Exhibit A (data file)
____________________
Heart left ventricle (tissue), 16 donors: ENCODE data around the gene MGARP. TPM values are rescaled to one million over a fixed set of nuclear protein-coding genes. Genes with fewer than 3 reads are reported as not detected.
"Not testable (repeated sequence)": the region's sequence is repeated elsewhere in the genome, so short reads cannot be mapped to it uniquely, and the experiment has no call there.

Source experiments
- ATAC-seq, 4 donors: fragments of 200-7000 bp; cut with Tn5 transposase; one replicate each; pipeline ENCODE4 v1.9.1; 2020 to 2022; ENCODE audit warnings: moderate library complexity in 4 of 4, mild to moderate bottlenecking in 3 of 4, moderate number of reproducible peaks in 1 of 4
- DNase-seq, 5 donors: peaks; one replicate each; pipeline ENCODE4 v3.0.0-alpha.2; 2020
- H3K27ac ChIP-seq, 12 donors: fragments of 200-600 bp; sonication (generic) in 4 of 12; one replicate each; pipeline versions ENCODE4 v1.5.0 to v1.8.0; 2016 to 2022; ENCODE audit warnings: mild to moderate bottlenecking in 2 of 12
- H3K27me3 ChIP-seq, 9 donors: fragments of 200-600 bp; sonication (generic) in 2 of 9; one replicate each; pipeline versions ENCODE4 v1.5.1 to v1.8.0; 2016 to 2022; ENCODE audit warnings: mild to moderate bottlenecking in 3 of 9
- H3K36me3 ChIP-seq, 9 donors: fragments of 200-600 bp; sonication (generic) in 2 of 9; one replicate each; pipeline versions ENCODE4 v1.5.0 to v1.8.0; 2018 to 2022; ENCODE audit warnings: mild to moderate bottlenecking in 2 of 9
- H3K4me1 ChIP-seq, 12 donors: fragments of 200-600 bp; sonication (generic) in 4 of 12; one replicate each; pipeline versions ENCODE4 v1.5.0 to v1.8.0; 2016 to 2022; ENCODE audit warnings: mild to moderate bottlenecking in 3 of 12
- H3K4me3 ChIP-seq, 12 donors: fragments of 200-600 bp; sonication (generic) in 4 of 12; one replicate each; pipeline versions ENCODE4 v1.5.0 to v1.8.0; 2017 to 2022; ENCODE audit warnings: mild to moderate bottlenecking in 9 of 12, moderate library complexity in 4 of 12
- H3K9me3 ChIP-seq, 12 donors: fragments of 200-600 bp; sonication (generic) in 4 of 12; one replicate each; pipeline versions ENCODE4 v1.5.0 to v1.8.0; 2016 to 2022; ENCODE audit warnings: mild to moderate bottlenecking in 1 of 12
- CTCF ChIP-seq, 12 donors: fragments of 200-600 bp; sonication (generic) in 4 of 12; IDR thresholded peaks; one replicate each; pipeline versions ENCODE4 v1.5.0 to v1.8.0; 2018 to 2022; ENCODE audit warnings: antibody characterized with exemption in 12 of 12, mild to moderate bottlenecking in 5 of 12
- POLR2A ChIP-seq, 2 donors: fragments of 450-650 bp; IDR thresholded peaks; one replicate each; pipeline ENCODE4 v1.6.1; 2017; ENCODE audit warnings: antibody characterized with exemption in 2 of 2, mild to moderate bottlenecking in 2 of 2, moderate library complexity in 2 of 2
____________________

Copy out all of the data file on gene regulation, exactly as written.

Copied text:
Heart left ventricle (tissue), 16 donors: ENCODE data around the gene MGARP. TPM values are rescaled to one million over a fixed set of nuclear protein-coding genes. Genes with fewer than 3 reads are reported as not detected.
"Not testable (repeated sequence)": the region's sequence is repeated elsewhere in the genome, so short reads cannot be mapped to it uniquely, and the experiment has no call there.

Source experiments
- ATAC-seq, 4 donors: fragments of 200-7000 bp; cut with Tn5 transposase; one replicate each; pipeline ENCODE4 v1.9.1; 2020 to 2022; ENCODE audit warnings: moderate library complexity in 4 of 4, mild to moderate bottlenecking in 3 of 4, moderate number of reproducible peaks in 1 of 4
- DNase-seq, 5 donors: peaks; one replicate each; pipeline ENCODE4 v3.0.0-alpha.2; 2020
- H3K27ac ChIP-seq, 12 donors: fragments of 200-600 bp; sonication (generic) in 4 of 12; one replicate each; pipeline versions ENCODE4 v1.5.0 to v1.8.0; 2016 to 2022; ENCODE audit warnings: mild to moderate bottlenecking in 2 of 12
- H3K27me3 ChIP-seq, 9 donors: fragments of 200-600 bp; sonication (generic) in 2 of 9; one replicate each; pipeline versions ENCODE4 v1.5.1 to v1.8.0; 2016 to 2022; ENCODE audit warnings: mild to moderate bottlenecking in 3 of 9
- H3K36me3 ChIP-seq, 9 donors: fragments of 200-600 bp; sonication (generic) in 2 of 9; one replicate each; pipeline versions ENCODE4 v1.5.0 to v1.8.0; 2018 to 2022; ENCODE audit warnings: mild to moderate bottlenecking in 2 of 9
- H3K4me1 ChIP-seq, 12 donors: fragments of 200-600 bp; sonication (generic) in 4 of 12; one replicate each; pipeline versions ENCODE4 v1.5.0 to v1.8.0; 2016 to 2022; ENCODE audit warnings: mild to moderate bottlenecking in 3 of 12
- H3K4me3 ChIP-seq, 12 donors: fragments of 200-600 bp; sonication (generic) in 4 of 12; one replicate each; pipeline versions ENCODE4 v1.5.0 to v1.8.0; 2017 to 2022; ENCODE audit warnings: mild to moderate bottlenecking in 9 of 12, moderate library complexity in 4 of 12
- H3K9me3 ChIP-seq, 12 donors: fragments of 200-600 bp; sonication (generic) in 4 of 12; one replicate each; pipeline versions ENCODE4 v1.5.0 to v1.8.0; 2016 to 2022; ENCODE audit warnings: mild to moderate bottlenecking in 1 of 12
- CTCF ChIP-seq, 12 donors: fragments of 200-600 bp; sonication (generic) in 4 of 12; IDR thresholded peaks; one replicate each; pipeline versions ENCODE4 v1.5.0 to v1.8.0; 2018 to 2022; ENCODE audit warnings: antibody characterized with exemption in 12 of 12, mild to moderate bottlenecking in 5 of 12
- POLR2A ChIP-seq, 2 donors: fragments of 450-650 bp; IDR thresholded peaks; one replicate each; pipeline ENCODE4 v1.6.1; 2017; ENCODE audit warnings: antibody characterized with exemption in 2 of 2, mild to moderate bottlenecking in 2 of 2, moderate library complexity in 2 of 2